Algeria exports its indigenously manufactured weapons to Tunisia, Mali, Niger, Libya, Mauritania and several other African as well as Arab states in the Middle East.
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- International Institute for Strategic Studies (3 February 2014), pp. 311-313
- International Institute for Strategic Studies (3 February 2014), pp. 311-313
- CIA 2009. IISS 2013 does not list the air defence command separately from the air force.
- Mohamed Harbi, Le FLN, mirage et réalité, éditions Jeune Afrique, Paris, 1980, cited by Lahouari Addi, The Algerian army holds the levers of power Le Monde Diplomatique, English Edition, February 1998.
- Willis, M. Politics and Power in the Maghreb : Algeria, Tunisia and Morocco from Independence to the Arab Spring. New York: Oxford University Press.
- Cook, S.A. (2007). Ruling but not Governing: The military and Political Development in Egypt, Algeria and Turkey. Baltimore: Johns Hopkins University Press
- Willis, M. (1996). The Islamist Challenge in Algeria: A Political history. Reading, UK: Ithaca Press
- U.S. Department of State Background Notes, 2003
- Metz, Helen (1994). Algeria: A Country Study (PDF). Federal Research Division, Library of Congress. p. 257. ISBN 0-8444-0831-X. Retrieved 29 June 2018.
- Bonn International Centre for Conversion, Security Sector Reform in Algeria, accessed December 2014.
- "Algeria buying military equipment". UPI.com. 11 March 2013. Retrieved 19 April 2013.
- "Algerian forces seek 'peaceful' settlement of dramatic, deadly hostage crisis - CNN.com". CNN. 23 January 2013.
- The World Factbook: Algeria Archived 12 June 2007[Date mismatch] at the Wayback Machine
- Metz, 1994, 257, 259.
- "1so39113.jpg - Click to see more photos on ServImg". Servimg. Retrieved 21 January 2018.
- "Algeria might have begun deploying S 400 SAM systems - MENADEFENSE". MENADEFENSE. 14 July 2015. Retrieved 21 January 2018.
- "SA-21 (Growler) / S-400 Triumf". Retrieved 21 January 2018.
- http://www.lematindz.net/news/6233-lalgerie-est-elle-en-situation-de-guerre.html and http://www.lexpressiondz.com/actualite/177692-l-algerie-prevoit-une-7e-region-militaire.html Archived 29 January 2018 at the Wayback Machine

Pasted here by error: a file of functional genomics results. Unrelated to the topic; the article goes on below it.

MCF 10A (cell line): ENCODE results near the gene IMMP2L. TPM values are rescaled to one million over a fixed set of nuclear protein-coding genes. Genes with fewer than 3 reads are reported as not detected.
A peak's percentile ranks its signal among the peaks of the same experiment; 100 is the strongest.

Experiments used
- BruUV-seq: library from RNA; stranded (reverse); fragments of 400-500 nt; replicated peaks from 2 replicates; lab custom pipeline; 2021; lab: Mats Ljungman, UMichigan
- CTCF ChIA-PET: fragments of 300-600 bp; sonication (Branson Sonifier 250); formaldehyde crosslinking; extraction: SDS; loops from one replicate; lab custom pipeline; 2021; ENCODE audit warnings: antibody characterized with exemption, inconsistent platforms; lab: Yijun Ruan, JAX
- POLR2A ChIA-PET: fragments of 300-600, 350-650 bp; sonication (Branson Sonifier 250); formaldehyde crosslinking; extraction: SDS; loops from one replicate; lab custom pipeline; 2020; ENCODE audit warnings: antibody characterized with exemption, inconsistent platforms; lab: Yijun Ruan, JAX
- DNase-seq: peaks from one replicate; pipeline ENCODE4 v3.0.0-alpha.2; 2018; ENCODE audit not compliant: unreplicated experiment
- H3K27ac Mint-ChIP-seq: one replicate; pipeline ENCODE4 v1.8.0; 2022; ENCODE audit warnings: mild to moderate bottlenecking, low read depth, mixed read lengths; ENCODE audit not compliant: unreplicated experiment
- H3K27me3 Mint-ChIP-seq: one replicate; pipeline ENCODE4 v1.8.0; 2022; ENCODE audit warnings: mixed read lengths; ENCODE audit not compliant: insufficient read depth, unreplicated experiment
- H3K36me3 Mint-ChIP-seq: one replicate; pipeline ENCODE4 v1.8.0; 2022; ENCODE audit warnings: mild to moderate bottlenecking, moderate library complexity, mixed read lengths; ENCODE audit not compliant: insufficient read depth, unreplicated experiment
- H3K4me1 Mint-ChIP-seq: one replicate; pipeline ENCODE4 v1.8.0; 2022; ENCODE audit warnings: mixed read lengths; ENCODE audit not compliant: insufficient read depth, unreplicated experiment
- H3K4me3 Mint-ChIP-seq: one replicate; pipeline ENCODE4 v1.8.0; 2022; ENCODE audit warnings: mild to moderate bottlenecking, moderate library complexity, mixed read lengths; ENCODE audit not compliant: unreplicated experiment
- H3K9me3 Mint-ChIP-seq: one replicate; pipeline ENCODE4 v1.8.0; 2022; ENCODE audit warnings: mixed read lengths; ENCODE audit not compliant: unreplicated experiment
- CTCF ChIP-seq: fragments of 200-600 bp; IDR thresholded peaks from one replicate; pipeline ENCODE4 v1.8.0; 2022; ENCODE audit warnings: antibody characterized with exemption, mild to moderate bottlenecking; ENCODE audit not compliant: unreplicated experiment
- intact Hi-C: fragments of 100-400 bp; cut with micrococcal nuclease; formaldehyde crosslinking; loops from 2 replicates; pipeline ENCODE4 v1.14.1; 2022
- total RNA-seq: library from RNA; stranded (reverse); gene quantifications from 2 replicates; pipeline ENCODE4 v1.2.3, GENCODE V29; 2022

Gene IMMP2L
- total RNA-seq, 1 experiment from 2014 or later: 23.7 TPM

- "Saharan states to open joint military headquarters". BBC. 21 April 2010. Retrieved 22 April 2010.
- Robert A. Mortimer (2015) Algerian foreign policy: from revolution to national interest, The Journal of North African Studies, Vol. 20, No.3, 478, doi:10.1080/13629387.2014.990961
- http://www.lesahel.org/index.php/societe/item/4622-2%C3%A8me-session-ordinaire-du-conseil-des-chefs-detat-major-du-comit%C3%A9-d%C3%A9tat-major-op%C3%A9rationnel-conjoint-cemoc--les-strat%C3%A9gies-de-lutte-contre-le-terrorisme-dans-la-zone-sah%C3%A9lo-saharienne-au-centre-des-d%C3%A9bats. See also http://www.liberte-algerie.com/reportage/au-coeur-du-cemoc-a-tamanrasset-96574/print/1
- "Algeria cancels weapons deal over Israeli parts". Archived from the original on 1 January 2010. Retrieved 13 October 2009.
- "$7,5". Retrieved 14 November 2014.
- "missilethreat.com". missilethreat.com. Archived from the original on 11 November 2011. Retrieved 14 November 2011.
- "Algeria to return 15 MiG aircraft to Russia over inferior quality". RIA Novosti. 18 February 2008. Retrieved 29 April 2013.
- "Algeria Lays Down Russian Arms - Kommersant Moscow". Kommersant.com. Archived from the original on 25 April 2009. Retrieved 19 April 2013.
|Wikimedia Commons has media related to Military of Algeria.|
- Jeremy Keenan, 'The Dark Sahara,' Pluto Press (July 7, 2009), ISBN 0-7453-2452-5. Role of Algerian armed forces in fomenting unrest in the Sahara to legitimise militarisation of Algerian politics and support for Algerian military.
- Army, State and Nation in Algeria in Kees Koonings; Dirk Kruijt, Political armies : the military and nationbuilding in the age of democracy, New York : Zed Books, 2001, 398 p., ISBN 1856499790 (cased); ISBN 1856499804 (softback).
- I. William Zartman, chapter in Claude Welch, 'The Soldier and the State in Africa,' 1970.
- CIA World Factbook, 2006
- Metz, Helen (1994). Algeria: A Country Study (PDF). Federal Research Division, Library of Congress. ISBN 0-8444-0831-X. Retrieved January 2015.
5th Ed. Supersedes the 1986 edition of Algeria: A Country Study edited by Harold D. Nelson. Research completed December 1993.Check date values in:
- U.S. Department of State Background Notes, 2003
- SpecialForces.com: Algeria
- FIS, armée, GIA : vainqueurs et vaincus, Riadh Sidaoui, éd. Publisud, Paris, 2002 "Bibliographies sur les mouvements islamistes au Maghreb (Bibliothèque de la Méditerranée)" (PDF). (285 KB)